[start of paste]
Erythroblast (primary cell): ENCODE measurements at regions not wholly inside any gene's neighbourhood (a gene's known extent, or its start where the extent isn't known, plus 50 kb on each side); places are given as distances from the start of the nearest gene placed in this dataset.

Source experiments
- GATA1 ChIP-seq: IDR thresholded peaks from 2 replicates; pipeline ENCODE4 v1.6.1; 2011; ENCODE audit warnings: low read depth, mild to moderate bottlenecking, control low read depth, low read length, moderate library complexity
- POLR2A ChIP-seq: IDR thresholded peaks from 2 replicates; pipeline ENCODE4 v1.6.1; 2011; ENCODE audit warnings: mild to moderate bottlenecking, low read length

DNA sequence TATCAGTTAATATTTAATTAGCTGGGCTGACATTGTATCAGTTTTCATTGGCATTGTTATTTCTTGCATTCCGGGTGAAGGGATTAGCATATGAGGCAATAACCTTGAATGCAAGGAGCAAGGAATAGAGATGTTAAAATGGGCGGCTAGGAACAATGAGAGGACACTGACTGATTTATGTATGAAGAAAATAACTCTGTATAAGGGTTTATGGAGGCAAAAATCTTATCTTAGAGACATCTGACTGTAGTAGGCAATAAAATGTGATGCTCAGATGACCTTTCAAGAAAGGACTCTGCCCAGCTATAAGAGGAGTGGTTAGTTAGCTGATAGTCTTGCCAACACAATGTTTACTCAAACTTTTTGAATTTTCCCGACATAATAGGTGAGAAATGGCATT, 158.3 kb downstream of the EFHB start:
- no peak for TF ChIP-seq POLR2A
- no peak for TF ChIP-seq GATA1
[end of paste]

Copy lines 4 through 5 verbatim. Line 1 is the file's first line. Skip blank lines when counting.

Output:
- POLR2A ChIP-seq: IDR thresholded peaks from 2 replicates; pipeline ENCODE4 v1.6.1; 2011; ENCODE audit warnings: mild to moderate bottlenecking, low read length

DNA sequence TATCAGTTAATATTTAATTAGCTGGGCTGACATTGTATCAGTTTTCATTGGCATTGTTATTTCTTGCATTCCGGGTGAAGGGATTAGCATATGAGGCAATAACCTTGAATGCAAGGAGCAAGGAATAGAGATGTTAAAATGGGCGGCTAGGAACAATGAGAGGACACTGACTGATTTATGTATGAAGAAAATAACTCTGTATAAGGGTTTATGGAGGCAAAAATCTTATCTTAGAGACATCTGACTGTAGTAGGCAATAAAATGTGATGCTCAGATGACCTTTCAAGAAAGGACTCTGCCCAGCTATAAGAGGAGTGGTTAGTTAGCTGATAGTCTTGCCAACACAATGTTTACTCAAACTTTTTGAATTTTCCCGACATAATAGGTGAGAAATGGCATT, 158.3 kb downstream of the EFHB start: